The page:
You can’t call yourself a Coloradan until you’ve climbed to the summit of one of Colorado’s 14,000+ mountains otherwise known as “bagging a 14er.” There are over 50 of these 14k peaks scattered across the state that range from moderately challenging to extraordinarily difficult to ascend but one of these peaks is responsible for five deaths in under 43 days.
The deadly peak is Capitol Peak of the Elk Mountains and while this mountain has taken lives in the past, it has never been as brutal as the current Summer of 2017 – five people have died on this peak within a span of just over six weeks.
Capitol Peak is one of many 14ers located in the Elk Mountain Range which many climbers and Colorado mountaineering experts agree is one of the more difficult ranges to climb in the Centennial State. The climb to Capitol features many difficult ascents and descents and most of the route is considered Class 4, one of the most difficult classes of mountain.
The first death came on July 15 when Jake Lord of Parker fell. The next victim of Capitol was another Parker resident Jeremy Shull, who lost his life while attempting to climb the knife edge portion of Capitol on August 6. On August 22, the bodies of Carlin Brightwell and Ryan Marcil were found at the base of Capitol Peak. The deaths of the young couple stirred the Colorado 14er community to warn climbers about the preparedness needed to take on Capitol. The latest death came on August 27 when 21-year old Zackaria White of Pine was killed in a fall.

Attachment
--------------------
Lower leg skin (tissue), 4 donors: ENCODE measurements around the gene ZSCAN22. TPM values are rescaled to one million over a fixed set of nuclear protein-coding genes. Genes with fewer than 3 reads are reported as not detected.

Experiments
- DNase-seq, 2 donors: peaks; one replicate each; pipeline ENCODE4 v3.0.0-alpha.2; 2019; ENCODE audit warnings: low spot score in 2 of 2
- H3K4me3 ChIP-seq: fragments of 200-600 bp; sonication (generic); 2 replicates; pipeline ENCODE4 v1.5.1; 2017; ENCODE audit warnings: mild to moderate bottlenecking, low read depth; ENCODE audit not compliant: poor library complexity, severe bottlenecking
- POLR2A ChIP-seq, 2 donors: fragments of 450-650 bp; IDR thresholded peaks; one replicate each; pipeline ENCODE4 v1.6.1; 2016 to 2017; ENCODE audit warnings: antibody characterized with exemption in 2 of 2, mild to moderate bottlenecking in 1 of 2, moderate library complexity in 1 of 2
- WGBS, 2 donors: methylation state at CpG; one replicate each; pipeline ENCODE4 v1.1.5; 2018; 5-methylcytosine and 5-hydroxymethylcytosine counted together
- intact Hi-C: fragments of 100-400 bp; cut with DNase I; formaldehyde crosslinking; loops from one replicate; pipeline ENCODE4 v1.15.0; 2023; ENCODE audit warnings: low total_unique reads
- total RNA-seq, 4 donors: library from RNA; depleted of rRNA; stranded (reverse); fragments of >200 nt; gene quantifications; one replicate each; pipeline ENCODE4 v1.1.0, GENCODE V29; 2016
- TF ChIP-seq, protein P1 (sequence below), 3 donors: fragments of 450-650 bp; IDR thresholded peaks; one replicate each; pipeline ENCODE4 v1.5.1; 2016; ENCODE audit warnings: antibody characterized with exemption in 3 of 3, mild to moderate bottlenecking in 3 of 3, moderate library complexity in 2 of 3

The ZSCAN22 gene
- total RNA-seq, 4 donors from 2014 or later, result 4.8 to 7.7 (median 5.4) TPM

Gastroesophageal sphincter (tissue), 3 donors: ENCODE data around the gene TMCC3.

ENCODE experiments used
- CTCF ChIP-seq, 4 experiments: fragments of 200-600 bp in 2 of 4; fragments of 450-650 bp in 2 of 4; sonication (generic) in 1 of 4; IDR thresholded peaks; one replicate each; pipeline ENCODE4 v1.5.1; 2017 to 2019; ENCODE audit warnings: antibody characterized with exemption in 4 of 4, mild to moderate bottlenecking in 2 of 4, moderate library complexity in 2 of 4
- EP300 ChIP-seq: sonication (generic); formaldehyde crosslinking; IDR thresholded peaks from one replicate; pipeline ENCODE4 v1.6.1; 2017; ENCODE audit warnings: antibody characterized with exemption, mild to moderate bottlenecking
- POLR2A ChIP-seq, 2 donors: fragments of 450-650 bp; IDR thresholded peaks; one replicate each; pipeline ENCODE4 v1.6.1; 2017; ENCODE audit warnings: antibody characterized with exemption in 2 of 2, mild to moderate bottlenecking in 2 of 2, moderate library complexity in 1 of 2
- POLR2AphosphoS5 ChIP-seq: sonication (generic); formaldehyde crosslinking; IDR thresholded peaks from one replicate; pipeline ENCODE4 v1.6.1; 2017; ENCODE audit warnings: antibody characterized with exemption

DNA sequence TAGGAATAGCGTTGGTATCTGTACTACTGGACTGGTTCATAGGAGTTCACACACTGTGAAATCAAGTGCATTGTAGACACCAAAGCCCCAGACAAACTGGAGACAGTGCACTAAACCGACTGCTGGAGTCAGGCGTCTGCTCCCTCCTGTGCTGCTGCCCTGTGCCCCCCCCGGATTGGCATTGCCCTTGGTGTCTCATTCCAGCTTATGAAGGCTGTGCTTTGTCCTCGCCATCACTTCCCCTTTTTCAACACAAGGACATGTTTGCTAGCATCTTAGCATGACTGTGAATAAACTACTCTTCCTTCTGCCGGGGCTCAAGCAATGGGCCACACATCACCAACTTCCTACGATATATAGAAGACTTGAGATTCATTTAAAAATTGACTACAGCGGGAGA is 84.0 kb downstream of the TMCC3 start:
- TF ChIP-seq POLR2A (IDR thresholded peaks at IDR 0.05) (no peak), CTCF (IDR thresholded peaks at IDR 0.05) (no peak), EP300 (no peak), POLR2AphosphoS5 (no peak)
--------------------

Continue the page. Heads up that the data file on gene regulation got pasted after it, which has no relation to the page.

The Pitkin County Sheriff’s Office states that the latest death can be attributed to a disagreement on route choice. The 14er community has reached out to those who want to attempt Capitol Peak and contributes the death to unpreparedness and veering off safe routes. Lloyd Athearn, executive director of the Colorado Fourteeners Initiative released a statement regarding the dangerous peak:
“When you go up a mountain, unless you’re consciously stopping and turning around and saying, ‘This is what the view looks like when you’re going down,’ you might come down a route you didn’t come up,” Athearn said. “You might think it’s the same, but if you’re not clear about where you are, you could be dealing with loose rock on the way down that you didn’t see on the way up. And that can be a pretty lethal combination.”